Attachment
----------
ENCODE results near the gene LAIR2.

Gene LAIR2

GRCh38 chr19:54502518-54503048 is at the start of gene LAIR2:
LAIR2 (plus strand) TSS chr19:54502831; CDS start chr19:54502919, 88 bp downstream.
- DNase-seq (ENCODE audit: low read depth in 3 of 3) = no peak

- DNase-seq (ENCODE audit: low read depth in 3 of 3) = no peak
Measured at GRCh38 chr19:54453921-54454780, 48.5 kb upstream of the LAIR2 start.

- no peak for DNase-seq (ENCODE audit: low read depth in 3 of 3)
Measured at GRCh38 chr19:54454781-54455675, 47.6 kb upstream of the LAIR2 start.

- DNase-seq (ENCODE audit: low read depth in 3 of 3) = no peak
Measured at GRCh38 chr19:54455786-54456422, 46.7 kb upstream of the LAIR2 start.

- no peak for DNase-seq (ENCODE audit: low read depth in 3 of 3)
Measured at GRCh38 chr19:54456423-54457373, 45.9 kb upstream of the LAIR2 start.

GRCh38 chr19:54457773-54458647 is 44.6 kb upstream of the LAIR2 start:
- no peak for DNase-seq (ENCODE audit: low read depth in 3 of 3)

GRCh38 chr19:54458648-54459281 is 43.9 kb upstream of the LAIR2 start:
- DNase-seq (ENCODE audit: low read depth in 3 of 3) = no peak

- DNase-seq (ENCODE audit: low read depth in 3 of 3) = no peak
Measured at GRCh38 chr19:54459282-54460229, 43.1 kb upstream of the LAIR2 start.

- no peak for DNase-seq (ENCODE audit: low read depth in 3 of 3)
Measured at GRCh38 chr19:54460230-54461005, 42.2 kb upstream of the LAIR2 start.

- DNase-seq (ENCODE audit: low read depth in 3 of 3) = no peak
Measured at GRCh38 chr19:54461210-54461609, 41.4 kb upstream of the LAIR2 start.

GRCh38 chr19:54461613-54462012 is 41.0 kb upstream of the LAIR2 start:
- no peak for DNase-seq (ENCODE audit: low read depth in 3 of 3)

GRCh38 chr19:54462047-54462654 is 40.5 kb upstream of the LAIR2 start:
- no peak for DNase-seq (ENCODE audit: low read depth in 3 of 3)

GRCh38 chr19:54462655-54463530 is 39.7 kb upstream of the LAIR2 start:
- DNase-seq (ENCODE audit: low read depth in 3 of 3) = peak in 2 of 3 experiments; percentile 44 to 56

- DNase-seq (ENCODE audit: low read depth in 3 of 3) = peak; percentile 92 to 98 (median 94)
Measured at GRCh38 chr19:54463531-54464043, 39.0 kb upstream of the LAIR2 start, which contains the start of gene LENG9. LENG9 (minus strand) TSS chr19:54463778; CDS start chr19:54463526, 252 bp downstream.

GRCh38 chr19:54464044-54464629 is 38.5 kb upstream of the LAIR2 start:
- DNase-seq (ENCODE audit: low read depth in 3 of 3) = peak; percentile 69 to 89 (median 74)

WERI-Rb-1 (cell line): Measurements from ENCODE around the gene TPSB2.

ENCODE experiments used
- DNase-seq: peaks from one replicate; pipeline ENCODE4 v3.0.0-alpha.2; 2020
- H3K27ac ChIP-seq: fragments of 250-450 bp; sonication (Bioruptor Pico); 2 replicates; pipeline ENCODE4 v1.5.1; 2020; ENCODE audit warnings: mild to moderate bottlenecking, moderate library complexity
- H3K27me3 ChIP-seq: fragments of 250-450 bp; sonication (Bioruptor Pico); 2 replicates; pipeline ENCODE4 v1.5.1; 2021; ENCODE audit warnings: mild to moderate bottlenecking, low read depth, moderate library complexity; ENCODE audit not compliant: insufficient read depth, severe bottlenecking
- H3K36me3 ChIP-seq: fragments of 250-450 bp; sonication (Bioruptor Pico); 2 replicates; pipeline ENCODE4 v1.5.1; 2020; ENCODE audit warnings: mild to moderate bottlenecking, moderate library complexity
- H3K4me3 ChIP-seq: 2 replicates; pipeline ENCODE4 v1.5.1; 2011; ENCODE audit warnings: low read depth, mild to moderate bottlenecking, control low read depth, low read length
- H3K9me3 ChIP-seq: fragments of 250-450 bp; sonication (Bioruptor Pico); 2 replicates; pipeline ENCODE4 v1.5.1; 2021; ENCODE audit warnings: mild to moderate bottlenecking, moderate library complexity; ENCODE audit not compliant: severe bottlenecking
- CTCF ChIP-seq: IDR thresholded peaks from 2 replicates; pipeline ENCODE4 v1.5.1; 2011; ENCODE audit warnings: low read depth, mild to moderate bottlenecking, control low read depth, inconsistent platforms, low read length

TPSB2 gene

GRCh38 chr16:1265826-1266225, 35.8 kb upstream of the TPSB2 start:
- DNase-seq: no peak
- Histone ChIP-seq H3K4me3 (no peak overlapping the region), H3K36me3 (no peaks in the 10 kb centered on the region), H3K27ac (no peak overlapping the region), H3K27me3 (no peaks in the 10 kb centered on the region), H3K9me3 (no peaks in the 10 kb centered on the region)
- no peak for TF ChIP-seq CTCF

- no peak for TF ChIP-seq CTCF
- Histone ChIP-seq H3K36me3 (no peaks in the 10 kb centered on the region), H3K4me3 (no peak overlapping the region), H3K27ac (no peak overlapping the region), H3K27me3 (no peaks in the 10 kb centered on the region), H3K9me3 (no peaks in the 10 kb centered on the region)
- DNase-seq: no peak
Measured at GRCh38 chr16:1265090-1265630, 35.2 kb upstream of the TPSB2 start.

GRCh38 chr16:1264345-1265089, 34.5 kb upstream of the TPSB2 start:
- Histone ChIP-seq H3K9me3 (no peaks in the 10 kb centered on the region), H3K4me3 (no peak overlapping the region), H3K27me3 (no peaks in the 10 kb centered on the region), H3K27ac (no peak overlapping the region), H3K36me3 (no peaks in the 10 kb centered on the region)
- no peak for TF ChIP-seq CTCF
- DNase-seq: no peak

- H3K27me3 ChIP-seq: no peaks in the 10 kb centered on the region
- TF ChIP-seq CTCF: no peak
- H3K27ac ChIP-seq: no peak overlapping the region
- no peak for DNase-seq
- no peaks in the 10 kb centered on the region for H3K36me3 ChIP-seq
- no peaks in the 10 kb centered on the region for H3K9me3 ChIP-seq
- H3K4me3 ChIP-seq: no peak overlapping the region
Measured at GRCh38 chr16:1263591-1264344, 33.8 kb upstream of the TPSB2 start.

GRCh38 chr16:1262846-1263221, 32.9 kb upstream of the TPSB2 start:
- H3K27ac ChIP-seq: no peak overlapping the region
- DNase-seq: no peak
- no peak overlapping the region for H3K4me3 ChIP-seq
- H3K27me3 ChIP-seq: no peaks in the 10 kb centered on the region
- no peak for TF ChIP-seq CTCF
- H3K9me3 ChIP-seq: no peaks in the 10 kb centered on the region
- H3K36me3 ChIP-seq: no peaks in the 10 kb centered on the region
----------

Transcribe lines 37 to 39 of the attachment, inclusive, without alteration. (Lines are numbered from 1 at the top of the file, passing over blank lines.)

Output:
- H3K27ac ChIP-seq: fragments of 250-450 bp; sonication (Bioruptor Pico); 2 replicates; pipeline ENCODE4 v1.5.1; 2020; ENCODE audit warnings: mild to moderate bottlenecking, moderate library complexity
- H3K27me3 ChIP-seq: fragments of 250-450 bp; sonication (Bioruptor Pico); 2 replicates; pipeline ENCODE4 v1.5.1; 2021; ENCODE audit warnings: mild to moderate bottlenecking, low read depth, moderate library complexity; ENCODE audit not compliant: insufficient read depth, severe bottlenecking
- H3K36me3 ChIP-seq: fragments of 250-450 bp; sonication (Bioruptor Pico); 2 replicates; pipeline ENCODE4 v1.5.1; 2020; ENCODE audit warnings: mild to moderate bottlenecking, moderate library complexity